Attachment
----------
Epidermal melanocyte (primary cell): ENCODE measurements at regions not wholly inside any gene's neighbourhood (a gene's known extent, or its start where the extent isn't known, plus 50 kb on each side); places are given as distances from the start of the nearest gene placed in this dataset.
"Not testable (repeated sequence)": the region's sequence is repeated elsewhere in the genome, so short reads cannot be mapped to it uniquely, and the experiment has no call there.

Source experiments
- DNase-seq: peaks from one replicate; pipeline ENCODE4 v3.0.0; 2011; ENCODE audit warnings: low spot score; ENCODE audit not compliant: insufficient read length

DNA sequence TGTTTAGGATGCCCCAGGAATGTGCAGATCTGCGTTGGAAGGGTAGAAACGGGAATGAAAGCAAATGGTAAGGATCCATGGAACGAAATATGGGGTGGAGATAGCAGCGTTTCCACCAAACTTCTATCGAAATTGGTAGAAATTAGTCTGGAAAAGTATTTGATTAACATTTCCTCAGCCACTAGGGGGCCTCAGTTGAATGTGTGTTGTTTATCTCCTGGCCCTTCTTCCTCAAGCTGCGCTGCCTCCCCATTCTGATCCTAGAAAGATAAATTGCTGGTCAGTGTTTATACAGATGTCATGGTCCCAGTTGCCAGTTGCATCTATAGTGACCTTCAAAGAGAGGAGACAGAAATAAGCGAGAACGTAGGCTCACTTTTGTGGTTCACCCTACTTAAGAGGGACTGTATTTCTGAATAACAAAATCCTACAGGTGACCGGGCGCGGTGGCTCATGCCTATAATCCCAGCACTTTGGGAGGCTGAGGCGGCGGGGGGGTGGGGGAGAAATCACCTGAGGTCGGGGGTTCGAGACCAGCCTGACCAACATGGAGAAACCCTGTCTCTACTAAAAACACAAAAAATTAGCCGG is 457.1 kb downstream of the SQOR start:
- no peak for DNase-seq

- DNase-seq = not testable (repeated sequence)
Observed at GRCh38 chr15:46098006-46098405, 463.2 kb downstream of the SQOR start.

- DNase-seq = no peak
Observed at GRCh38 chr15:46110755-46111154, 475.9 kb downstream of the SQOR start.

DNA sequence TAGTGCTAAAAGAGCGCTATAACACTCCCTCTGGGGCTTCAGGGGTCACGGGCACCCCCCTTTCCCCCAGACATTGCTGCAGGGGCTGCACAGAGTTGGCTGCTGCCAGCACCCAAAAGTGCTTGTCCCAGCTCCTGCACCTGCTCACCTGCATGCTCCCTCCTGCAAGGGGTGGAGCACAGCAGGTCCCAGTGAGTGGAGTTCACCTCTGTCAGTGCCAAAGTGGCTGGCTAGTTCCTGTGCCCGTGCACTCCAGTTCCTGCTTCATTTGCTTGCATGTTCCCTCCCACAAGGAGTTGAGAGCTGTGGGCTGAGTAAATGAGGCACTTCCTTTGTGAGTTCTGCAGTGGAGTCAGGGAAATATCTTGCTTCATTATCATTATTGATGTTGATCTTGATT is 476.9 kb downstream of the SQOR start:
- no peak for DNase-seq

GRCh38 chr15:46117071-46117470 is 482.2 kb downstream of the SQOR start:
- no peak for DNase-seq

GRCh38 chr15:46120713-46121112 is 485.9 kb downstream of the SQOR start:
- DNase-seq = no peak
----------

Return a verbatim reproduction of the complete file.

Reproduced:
Epidermal melanocyte (primary cell): ENCODE measurements at regions not wholly inside any gene's neighbourhood (a gene's known extent, or its start where the extent isn't known, plus 50 kb on each side); places are given as distances from the start of the nearest gene placed in this dataset.
"Not testable (repeated sequence)": the region's sequence is repeated elsewhere in the genome, so short reads cannot be mapped to it uniquely, and the experiment has no call there.

Source experiments
- DNase-seq: peaks from one replicate; pipeline ENCODE4 v3.0.0; 2011; ENCODE audit warnings: low spot score; ENCODE audit not compliant: insufficient read length

DNA sequence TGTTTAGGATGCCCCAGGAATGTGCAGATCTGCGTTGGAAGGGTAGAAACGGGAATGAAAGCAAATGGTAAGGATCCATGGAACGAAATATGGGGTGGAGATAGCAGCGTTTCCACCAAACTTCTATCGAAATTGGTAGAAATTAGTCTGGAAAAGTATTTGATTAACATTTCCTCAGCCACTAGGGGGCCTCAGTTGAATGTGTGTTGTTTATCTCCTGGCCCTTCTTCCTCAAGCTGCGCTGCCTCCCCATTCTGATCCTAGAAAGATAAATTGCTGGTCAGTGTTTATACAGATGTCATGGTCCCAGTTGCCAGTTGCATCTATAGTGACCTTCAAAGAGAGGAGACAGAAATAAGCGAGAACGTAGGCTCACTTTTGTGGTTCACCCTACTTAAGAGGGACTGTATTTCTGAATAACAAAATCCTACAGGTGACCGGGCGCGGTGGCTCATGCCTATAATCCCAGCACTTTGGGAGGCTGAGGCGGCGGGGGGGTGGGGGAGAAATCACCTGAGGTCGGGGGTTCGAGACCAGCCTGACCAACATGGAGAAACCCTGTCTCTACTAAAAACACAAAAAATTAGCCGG is 457.1 kb downstream of the SQOR start:
- no peak for DNase-seq

- DNase-seq = not testable (repeated sequence)
Observed at GRCh38 chr15:46098006-46098405, 463.2 kb downstream of the SQOR start.

- DNase-seq = no peak
Observed at GRCh38 chr15:46110755-46111154, 475.9 kb downstream of the SQOR start.

DNA sequence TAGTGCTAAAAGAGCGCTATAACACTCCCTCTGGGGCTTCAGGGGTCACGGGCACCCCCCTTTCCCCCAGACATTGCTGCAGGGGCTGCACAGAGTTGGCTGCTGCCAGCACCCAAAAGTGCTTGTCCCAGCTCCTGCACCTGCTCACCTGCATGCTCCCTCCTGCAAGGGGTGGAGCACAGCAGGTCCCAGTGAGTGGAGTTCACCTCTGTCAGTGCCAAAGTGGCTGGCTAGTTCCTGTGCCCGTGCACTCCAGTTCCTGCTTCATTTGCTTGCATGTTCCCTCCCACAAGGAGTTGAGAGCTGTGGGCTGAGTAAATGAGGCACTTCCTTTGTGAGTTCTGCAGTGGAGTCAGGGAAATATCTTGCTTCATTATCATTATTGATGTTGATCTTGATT is 476.9 kb downstream of the SQOR start:
- no peak for DNase-seq

GRCh38 chr15:46117071-46117470 is 482.2 kb downstream of the SQOR start:
- no peak for DNase-seq

GRCh38 chr15:46120713-46121112 is 485.9 kb downstream of the SQOR start:
- DNase-seq = no peak